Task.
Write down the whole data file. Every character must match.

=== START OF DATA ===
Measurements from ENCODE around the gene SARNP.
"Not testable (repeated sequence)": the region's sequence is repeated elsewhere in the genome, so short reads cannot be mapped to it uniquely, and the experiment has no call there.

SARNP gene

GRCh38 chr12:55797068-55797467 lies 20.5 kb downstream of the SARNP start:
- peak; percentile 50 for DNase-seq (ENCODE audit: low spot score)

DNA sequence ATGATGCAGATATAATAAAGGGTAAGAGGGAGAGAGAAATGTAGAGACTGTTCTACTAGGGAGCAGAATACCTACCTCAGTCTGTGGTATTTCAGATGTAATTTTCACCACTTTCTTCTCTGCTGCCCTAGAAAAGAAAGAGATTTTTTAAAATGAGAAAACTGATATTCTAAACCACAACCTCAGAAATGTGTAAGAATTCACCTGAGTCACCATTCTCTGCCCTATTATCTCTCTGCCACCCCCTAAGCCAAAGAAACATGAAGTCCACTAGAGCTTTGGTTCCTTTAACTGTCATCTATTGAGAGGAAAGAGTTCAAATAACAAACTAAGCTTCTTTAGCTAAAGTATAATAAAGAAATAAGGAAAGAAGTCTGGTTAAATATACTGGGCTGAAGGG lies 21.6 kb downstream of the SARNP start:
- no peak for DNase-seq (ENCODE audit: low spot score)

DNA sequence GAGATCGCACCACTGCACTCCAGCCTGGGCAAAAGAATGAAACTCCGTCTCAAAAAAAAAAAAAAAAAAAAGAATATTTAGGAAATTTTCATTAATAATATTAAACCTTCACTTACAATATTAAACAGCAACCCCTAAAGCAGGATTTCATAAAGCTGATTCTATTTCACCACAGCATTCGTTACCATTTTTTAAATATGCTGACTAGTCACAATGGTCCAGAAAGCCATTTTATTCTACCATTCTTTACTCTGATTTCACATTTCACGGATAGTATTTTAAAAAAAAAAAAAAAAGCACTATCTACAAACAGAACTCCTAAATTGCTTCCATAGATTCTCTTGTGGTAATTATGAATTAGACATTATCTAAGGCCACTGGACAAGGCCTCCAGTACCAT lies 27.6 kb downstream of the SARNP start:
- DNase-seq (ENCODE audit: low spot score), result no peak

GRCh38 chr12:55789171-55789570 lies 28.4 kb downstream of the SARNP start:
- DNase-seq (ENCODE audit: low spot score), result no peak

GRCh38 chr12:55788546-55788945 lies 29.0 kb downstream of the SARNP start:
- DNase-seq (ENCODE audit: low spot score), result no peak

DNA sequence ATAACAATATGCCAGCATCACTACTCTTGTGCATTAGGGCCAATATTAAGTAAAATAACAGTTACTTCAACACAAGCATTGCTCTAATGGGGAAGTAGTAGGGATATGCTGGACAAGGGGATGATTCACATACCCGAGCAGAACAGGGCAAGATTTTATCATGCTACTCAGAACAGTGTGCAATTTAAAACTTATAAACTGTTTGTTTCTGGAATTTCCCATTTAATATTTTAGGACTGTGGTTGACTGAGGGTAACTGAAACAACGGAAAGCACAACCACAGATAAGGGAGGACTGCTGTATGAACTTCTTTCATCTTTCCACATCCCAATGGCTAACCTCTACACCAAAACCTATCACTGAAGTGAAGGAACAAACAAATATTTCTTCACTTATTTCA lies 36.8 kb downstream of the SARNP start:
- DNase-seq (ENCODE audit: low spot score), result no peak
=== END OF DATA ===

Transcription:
Measurements from ENCODE around the gene SARNP.
"Not testable (repeated sequence)": the region's sequence is repeated elsewhere in the genome, so short reads cannot be mapped to it uniquely, and the experiment has no call there.

SARNP gene

GRCh38 chr12:55797068-55797467 lies 20.5 kb downstream of the SARNP start:
- peak; percentile 50 for DNase-seq (ENCODE audit: low spot score)

DNA sequence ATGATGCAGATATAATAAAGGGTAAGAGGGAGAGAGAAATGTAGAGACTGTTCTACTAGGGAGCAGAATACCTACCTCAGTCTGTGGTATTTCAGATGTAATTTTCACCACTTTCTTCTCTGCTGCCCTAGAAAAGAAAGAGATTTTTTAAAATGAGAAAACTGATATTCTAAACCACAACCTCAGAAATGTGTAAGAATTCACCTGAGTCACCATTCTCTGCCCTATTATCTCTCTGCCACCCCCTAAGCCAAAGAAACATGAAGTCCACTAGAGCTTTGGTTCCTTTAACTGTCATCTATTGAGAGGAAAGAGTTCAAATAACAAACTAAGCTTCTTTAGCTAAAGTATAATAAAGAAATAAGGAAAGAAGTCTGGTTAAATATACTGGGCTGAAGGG lies 21.6 kb downstream of the SARNP start:
- no peak for DNase-seq (ENCODE audit: low spot score)

DNA sequence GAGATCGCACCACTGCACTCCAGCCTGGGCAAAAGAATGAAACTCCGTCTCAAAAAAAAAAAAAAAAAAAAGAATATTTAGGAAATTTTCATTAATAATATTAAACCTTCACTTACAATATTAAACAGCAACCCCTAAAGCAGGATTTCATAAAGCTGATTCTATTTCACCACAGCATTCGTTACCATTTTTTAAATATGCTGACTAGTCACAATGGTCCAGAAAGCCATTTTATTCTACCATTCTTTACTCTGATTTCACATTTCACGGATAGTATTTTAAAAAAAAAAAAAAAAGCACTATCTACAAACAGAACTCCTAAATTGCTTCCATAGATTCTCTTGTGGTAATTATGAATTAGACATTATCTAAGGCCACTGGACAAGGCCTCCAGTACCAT lies 27.6 kb downstream of the SARNP start:
- DNase-seq (ENCODE audit: low spot score), result no peak

GRCh38 chr12:55789171-55789570 lies 28.4 kb downstream of the SARNP start:
- DNase-seq (ENCODE audit: low spot score), result no peak

GRCh38 chr12:55788546-55788945 lies 29.0 kb downstream of the SARNP start:
- DNase-seq (ENCODE audit: low spot score), result no peak

DNA sequence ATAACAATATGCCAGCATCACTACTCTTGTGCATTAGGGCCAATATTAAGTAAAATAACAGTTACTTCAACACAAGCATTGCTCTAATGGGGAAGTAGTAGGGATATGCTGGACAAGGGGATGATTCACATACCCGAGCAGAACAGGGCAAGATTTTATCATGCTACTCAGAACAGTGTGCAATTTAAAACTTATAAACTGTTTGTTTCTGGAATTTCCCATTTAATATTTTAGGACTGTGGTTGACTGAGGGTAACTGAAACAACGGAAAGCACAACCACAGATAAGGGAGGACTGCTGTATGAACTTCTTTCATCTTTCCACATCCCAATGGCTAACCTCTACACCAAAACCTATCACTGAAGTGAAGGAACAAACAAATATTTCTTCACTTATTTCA lies 36.8 kb downstream of the SARNP start:
- DNase-seq (ENCODE audit: low spot score), result no peak